HOWEVER, it isn’t this cut and dry. It isn’t about ALWAYS or NEVER. Like everything, the answer lies in the grey zone. The question is: What systems can be put in place to ensure that email doesn’t take over your life? I’ve tried a lot of different things, and I’ve worked with my clients to try different things. As with ALL organizing, there is no such thing as one size fits all, and no one system ALWAYS works for the same person ALL the time. Different circumstances require different systems. Here are a few you may want to consider:
Set the Timer: Commit one hour to email at the start of each day. After the hour, shut down your email until later. (Perhaps 30 minutes before lunch, 30 minutes after lunch and another chunk of time at the end of the day).
3 and Done: Review your emails deleting irrelevant emails as you read. Select the 3 most important emails to respond to and process them. Then turn off your email and go to work.
Plan first – review 2nd: The very first thing you do when you get to your desk is review your priorities and select the 3 most important things you must accomplish that day. Perhaps processing your email is one of those 3 most important things. It may be strategically appropriate to spend an entire morning processing email.
Plan your email around your calendar: If you take the train to work, train time can be great email processing time (hope you have a connection on your train), if you have a lot of phone calls with gaps in between those are great email processing time. Email doesn’t take ramp up time – project work does, fit email in the nooks and crannies.
turn off the notifications that pops up telling you you have an email each and every second. No matter how un-ADD you are, this is bound to take you off task.
Google has an amazing timer built into their web search bar. Type Timer 1 hour or Timer 30 minutes (or however much or little you want) and you’ll get a great notification pop up after that amount of time (try it now with a minute – you’ll love it).
Understand that you have way too much email and that if you try to make it black and white, you will NEVER get it right and ALWAYS feel stressed.
I don’t know if you were raised like I was, but when was little I was taught to finish my work before I played. It made sense in to finish my homework before I went out to play. It made sense to study for a test or clean my room before my friends came over. It made sense then.
But does it make sense now? Will we EVER be done with our work? I don’t think so. As a business professional, homeowner, and mom I could work 72 hours a day and still not be done. In this day and age of information overload and cutting budgets we are all trying to fit the work of 3 or 4 people into one. It’s time for a shift.
It’s hard to up your game when you’re burned out and overwhelmed. It’s hard to think clearly and productively when you don’t have the bandwidth. Our short term memories are finite and sometimes there is just no more room. If you don’t take time to care for yourself it will take longer to get your important work done. As Abe Lincoln said “If I had eight hours to chop down a tree, I’d spend six sharpening my ax.”
So now in the middle of summer, when things are a little slower, it maybe the perfect time for you to set some “self-care” boundaries and make new habits. How can you build enjoyment and downtime in to your life:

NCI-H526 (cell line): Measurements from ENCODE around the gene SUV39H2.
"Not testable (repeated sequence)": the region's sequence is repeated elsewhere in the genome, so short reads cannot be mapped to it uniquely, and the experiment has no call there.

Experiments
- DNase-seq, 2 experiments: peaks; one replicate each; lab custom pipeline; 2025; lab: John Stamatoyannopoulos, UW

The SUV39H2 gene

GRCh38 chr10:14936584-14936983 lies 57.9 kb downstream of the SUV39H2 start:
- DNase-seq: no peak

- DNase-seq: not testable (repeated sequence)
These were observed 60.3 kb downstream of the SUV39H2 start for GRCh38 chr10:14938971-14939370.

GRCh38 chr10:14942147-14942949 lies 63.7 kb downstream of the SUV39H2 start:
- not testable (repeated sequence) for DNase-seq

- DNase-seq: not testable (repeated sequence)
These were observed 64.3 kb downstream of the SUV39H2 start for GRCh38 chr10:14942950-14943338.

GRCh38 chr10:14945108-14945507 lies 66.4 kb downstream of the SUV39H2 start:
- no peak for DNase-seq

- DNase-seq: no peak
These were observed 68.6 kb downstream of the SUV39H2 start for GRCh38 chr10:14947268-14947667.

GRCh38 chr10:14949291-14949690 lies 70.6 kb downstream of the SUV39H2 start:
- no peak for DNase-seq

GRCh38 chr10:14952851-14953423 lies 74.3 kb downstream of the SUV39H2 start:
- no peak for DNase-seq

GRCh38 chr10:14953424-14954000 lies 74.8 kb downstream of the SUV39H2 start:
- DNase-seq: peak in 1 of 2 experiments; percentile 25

Find a class you like, sign up and go regularly
Schedule technology vacations – pick a day or two every month and turn it off
Schedule fun time out with friends, family and/or just yourself
Close up shop at a scheduled time each evening
But most importantly, think differently. Balance work and play. Know that work before play is obsolete. Know that if you don’t take care of yourself your work will suffer.
If there was one thing you could do to get your most important work done will you do it? It will take an hour or two every week and it will drive your productivity levels through the roof. It’s what I call my Weekly Focus Session. By looking at the work you have to do, comparing it to your goals and prioritizing what’s most important, you are setting yourself up for a most effective week. In a nut shell here is the process:
1. Block out time each week. Start with 2 hours. As time goes on and you get into the rhythm it will probably take only an hour – sometimes less. Put the two hours on your calendar. If something comes up in that time slot simply move the Focus session to another open two hour slot. I like scheduling my Focus session late Friday afternoon. It helps me relax over the weekend, though some clients like to do it on Saturday morning, Monday morning, or mid-week.
2. Take EVERYTHING that is laying around and put it into ONE BIG PILE.
3. Review your goals – both long term and short term. I like to keep them posted nearby so that it’s easy to reference.
4. Process the pile – picking up one item at a time and decide:
Do I need to do it? Does it help me reach my goals? If no, let it go (recycle, shred or file for future reference).
If Yes, ask yourself: how important is it that it gets done? Put the task associated with the paper on your to do list sectioned by level of priority (Critical, Hot, Sooner or Later.) Put the paper in an appropriate file or pile so you can find it when you need it.
Pick up the next item and repeat.
5. When you are at the end of the ONE BIG PILE you are done. And you will have a very clear picture of what you need to focus on for the upcoming week.